Orlando Brachial Plexus Injury Attorneys
During childbirth, babies are exceptionally vulnerable. One rare but dangerous complication of the labor and delivery is shoulder dystocia, which occurs when the baby’s head has exited the birth canal, but the baby’s shoulder gets stuck on the mother’s pelvic bone. (Dystocia simply means "difficult birth.")
Though there is wide variation in reports regarding how frequently shoulder dystocia occurs, the American College of Obstetricians and Gynecologists (ACOG) estimates that this complication occurs during at least one in every 200 childbirths per year in the United States. Shoulder dystocia is a complication that must be resolved quickly before the baby runs out of oxygen and suffers brain damage as a result. However, when doctors become too aggressive in trying to remove a baby from the birth canal, this can also result in injuries, most commonly an injury to the baby’s brachial plexus.
The brachial plexus is a bundle of nerves that sits under the collarbone between the neck and the shoulder. These nerves are responsible for sending signals between the spine and the shoulder, hand, and arm.
When doctors pull on or twist the infant’s neck and head during delivery, these nerves can be stretched, compressed, or torn from the spinal cord. Stretched nerves may recover on their own after a few months, but torn nerves in the brachial plexus may mean permanent paralysis for the child. There are two main varieties of obstetric brachial plexus injuries: Erb’s palsy and Klumpke’s palsy. Both conditions were named for the doctors who first reported them.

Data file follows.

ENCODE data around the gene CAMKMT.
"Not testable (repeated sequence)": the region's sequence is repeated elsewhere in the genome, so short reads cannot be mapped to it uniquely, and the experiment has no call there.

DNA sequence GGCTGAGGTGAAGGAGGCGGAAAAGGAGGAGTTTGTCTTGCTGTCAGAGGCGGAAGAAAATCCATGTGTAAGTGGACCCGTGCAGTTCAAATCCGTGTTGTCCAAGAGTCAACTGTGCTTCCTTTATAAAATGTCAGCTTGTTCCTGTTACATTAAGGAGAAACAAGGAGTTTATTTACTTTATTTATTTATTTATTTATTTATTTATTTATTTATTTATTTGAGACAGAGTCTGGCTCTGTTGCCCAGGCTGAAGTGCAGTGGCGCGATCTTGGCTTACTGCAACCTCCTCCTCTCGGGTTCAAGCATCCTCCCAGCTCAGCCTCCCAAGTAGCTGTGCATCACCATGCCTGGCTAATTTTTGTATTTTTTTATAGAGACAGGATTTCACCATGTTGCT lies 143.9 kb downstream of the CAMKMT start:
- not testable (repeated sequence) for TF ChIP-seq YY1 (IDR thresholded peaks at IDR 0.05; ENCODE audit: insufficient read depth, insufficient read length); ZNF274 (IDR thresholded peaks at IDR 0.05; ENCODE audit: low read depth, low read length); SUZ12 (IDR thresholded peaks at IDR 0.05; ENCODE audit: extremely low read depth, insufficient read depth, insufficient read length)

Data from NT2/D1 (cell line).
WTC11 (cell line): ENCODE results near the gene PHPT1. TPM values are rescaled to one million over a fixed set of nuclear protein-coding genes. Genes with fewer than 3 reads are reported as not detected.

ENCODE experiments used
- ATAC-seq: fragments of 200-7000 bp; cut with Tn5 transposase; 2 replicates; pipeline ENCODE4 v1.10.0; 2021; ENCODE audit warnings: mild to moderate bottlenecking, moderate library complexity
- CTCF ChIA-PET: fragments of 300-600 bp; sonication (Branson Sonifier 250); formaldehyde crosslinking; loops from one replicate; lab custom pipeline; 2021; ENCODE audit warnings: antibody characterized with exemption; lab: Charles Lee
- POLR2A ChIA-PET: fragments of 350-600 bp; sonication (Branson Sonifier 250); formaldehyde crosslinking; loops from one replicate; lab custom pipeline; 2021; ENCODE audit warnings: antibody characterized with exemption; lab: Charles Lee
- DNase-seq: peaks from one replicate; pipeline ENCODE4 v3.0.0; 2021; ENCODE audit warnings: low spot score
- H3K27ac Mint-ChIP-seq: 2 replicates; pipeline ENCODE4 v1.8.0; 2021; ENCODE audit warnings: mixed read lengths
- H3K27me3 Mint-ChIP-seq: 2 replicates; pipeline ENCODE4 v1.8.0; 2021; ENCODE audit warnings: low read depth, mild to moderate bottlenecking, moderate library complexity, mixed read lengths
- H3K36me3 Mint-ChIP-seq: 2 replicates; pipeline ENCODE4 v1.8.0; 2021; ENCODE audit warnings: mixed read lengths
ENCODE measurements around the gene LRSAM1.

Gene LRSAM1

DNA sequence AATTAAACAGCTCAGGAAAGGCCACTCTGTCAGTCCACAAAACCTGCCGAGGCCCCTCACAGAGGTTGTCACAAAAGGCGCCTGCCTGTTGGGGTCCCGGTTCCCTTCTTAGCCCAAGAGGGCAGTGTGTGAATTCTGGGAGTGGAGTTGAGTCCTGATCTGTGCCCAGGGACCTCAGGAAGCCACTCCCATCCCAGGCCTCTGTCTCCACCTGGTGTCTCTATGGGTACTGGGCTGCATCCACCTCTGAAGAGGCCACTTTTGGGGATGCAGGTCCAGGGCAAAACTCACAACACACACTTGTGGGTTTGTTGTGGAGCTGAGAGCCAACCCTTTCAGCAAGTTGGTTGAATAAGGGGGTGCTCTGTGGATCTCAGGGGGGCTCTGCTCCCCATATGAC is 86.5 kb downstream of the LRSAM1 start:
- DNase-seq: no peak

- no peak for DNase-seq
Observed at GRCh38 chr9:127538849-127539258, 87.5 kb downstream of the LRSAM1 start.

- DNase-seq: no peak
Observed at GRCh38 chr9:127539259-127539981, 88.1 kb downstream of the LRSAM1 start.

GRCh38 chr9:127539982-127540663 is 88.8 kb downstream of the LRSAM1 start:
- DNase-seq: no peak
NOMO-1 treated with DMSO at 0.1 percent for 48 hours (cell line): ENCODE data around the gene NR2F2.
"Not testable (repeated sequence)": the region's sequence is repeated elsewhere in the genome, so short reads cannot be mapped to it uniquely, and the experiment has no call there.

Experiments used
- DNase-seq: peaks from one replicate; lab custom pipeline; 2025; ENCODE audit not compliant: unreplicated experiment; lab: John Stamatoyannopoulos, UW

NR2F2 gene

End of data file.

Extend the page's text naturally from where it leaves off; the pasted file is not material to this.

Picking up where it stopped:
- Erb’s palsy: This injury occurs when the upper portion of the brachial plexus has been damaged, and the upper portions of the arm - the shoulder and elbow - become weak or paralyzed. The baby may experience a loss of sensation, and at times, the infant’s arm may hang limply at his or her side.
- Klumpke’s palsy: This injury occurs when the lower portion of the brachial plexus is damaged. The baby’s forearm, wrist, and/or hand is affected, causing numbness and loss of mobility in these areas. The hand will often form a claw with tightened fingers.
Medical professionals are trained to assist in labor and delivery in a way that will prevent needless harm to the mother and the infant. There are known risk factors for brachial plexus injuries, and when these injuries occur, it is often the result of a doctor either failing to identify these risks or responding to them too forcefully. Unfortunately, obstetric brachial plexus injuries are more common now than they ever have been, with at least 5,420 newborns suffering this injury every year in the U.S.
If your child suffered a brachial plexus injury at birth, it may be the case that this injury could have been prevented. If so, you may be eligible for compensation to help pay for the ongoing costs associated with your child’s injury. Call our Orlando medical malpractice attorneys at Faiella & Gulden, P.A., at (407) 647-6111. We will review your case, and if your child is entitled to compensation, we will fight to get it for you.
Results may vary depending on your particular facts and circumstances.
- $550,000 Settlement/Confidential Settlements - Brachial Plexus Birth Injury
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